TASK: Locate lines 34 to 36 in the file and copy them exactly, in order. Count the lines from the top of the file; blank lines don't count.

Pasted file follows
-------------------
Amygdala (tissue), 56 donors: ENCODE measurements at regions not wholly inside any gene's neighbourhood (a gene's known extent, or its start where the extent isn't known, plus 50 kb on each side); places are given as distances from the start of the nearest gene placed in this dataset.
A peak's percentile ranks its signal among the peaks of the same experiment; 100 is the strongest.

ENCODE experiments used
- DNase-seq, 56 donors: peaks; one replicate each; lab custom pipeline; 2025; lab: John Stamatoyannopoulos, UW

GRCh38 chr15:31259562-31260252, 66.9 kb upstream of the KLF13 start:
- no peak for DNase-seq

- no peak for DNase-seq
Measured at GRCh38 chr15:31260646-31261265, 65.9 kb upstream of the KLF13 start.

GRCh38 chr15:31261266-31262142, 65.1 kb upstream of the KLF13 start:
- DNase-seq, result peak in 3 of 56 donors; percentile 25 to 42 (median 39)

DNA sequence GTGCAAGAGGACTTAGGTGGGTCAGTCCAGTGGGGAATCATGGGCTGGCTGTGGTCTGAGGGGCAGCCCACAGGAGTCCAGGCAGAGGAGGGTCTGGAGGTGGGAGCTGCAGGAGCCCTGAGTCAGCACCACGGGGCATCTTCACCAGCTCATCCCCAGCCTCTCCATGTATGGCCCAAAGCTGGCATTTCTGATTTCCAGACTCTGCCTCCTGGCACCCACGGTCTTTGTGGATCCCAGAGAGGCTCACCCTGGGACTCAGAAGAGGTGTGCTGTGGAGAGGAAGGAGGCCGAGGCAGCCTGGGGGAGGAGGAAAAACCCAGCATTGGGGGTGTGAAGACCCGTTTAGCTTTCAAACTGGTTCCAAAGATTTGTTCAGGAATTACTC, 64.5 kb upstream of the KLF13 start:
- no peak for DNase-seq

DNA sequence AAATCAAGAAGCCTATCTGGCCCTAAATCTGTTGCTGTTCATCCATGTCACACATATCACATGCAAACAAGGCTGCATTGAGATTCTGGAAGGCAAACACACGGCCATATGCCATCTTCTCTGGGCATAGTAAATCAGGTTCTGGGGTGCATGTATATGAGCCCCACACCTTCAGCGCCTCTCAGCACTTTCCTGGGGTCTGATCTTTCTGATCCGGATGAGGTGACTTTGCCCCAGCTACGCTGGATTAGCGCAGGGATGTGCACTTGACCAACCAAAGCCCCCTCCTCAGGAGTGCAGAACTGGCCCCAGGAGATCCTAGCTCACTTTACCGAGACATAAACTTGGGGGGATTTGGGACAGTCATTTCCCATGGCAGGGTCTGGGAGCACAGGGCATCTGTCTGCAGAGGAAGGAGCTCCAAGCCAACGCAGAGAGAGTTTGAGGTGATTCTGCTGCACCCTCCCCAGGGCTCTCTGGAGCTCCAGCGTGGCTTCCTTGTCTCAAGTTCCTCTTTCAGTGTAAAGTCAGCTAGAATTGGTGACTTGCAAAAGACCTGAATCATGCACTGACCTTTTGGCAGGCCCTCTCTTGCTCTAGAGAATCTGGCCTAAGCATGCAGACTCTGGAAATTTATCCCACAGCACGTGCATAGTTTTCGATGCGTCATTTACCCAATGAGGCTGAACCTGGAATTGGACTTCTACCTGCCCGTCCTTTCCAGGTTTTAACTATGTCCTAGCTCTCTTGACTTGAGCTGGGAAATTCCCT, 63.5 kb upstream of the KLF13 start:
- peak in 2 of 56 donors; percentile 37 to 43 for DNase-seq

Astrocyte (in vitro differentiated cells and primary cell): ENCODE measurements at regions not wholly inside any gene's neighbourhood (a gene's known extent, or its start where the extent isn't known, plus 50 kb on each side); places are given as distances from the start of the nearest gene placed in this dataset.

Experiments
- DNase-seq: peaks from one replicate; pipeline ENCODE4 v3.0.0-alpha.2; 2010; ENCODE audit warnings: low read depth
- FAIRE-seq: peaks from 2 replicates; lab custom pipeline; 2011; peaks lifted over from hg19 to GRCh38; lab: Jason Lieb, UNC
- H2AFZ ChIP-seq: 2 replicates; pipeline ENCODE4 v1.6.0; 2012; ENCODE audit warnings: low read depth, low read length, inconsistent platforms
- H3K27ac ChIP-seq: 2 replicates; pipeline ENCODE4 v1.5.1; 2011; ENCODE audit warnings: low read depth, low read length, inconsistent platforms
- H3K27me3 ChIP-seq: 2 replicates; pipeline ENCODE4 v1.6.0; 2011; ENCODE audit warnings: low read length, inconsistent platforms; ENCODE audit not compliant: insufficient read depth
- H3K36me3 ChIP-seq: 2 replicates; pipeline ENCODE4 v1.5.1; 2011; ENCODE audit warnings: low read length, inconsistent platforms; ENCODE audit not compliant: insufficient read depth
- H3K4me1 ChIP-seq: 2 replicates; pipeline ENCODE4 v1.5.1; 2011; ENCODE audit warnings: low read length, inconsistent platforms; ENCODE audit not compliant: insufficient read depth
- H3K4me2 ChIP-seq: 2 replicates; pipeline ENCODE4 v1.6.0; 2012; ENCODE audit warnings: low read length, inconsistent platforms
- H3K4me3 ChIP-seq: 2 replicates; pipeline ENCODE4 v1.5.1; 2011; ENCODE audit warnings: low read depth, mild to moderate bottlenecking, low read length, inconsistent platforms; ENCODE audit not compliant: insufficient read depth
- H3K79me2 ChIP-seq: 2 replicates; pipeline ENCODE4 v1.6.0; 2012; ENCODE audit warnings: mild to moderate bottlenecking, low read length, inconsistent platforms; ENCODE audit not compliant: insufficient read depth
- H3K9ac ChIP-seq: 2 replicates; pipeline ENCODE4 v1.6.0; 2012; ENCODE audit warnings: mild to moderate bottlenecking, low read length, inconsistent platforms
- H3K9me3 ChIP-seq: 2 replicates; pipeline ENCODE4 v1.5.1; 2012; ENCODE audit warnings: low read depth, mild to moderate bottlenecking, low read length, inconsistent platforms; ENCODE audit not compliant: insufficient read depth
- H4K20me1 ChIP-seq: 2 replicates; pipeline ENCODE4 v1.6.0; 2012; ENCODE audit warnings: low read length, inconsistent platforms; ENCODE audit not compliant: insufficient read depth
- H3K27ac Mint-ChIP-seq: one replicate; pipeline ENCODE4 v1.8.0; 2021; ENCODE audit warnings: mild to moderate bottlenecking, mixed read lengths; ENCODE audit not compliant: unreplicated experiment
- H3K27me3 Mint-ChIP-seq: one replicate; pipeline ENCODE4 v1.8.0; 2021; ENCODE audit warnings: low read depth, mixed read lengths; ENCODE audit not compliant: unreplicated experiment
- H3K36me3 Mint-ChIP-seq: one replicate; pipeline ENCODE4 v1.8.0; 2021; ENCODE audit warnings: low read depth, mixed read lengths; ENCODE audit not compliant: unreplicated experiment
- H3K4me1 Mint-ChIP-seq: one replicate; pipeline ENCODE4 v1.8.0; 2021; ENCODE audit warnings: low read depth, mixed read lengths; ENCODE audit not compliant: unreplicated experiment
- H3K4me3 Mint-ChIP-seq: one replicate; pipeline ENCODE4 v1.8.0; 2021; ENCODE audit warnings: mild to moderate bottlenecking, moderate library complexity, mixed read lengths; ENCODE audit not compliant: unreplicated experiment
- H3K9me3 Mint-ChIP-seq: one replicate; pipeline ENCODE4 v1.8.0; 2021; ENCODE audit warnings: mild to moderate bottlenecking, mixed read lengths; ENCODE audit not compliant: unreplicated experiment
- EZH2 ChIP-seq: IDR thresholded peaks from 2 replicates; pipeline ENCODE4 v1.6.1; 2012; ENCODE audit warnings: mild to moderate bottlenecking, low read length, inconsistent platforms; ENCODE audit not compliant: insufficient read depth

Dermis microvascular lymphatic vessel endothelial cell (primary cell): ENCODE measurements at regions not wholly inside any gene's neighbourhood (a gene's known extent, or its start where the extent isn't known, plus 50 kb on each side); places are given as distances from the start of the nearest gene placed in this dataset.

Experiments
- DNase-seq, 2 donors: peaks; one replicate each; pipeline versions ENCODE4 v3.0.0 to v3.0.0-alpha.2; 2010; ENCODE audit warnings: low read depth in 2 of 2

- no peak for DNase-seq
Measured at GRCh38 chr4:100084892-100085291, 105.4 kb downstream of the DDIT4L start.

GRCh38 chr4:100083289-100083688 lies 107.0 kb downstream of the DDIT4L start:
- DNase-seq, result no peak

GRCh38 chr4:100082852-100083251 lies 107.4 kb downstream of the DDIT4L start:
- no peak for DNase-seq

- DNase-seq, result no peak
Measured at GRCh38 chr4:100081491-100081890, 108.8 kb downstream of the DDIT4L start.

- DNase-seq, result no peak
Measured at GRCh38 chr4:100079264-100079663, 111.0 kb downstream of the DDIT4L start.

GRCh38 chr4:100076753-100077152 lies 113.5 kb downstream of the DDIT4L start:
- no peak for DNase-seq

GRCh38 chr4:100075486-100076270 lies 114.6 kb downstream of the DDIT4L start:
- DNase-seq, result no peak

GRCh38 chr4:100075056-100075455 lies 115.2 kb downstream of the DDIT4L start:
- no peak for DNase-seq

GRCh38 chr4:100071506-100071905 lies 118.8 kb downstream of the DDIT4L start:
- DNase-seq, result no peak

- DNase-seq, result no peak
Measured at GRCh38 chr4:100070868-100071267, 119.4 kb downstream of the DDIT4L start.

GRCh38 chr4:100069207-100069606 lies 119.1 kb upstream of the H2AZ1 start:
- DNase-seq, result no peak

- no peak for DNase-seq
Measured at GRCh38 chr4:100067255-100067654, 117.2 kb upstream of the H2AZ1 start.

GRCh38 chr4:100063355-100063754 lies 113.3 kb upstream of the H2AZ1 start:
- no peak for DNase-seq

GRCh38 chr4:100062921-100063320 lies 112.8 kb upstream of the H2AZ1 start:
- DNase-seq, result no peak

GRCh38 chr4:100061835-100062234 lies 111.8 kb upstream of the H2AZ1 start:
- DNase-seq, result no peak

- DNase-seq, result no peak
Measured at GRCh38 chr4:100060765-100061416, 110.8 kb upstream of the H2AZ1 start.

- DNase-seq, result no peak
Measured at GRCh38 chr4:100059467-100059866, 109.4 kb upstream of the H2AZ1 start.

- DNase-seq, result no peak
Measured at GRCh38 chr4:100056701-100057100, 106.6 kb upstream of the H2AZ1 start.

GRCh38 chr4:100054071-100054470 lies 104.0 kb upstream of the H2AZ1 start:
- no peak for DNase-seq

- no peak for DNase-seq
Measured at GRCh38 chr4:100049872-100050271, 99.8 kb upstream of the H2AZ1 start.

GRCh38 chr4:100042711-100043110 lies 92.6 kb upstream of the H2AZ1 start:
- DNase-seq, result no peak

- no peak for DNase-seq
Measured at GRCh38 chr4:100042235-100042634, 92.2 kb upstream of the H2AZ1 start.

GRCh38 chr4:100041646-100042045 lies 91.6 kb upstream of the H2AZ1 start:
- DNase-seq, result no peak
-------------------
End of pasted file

- H3K4me3 Mint-ChIP-seq: one replicate; pipeline ENCODE4 v1.8.0; 2021; ENCODE audit warnings: mild to moderate bottlenecking, moderate library complexity, mixed read lengths; ENCODE audit not compliant: unreplicated experiment
- H3K9me3 Mint-ChIP-seq: one replicate; pipeline ENCODE4 v1.8.0; 2021; ENCODE audit warnings: mild to moderate bottlenecking, mixed read lengths; ENCODE audit not compliant: unreplicated experiment
- EZH2 ChIP-seq: IDR thresholded peaks from 2 replicates; pipeline ENCODE4 v1.6.1; 2012; ENCODE audit warnings: mild to moderate bottlenecking, low read length, inconsistent platforms; ENCODE audit not compliant: insufficient read depth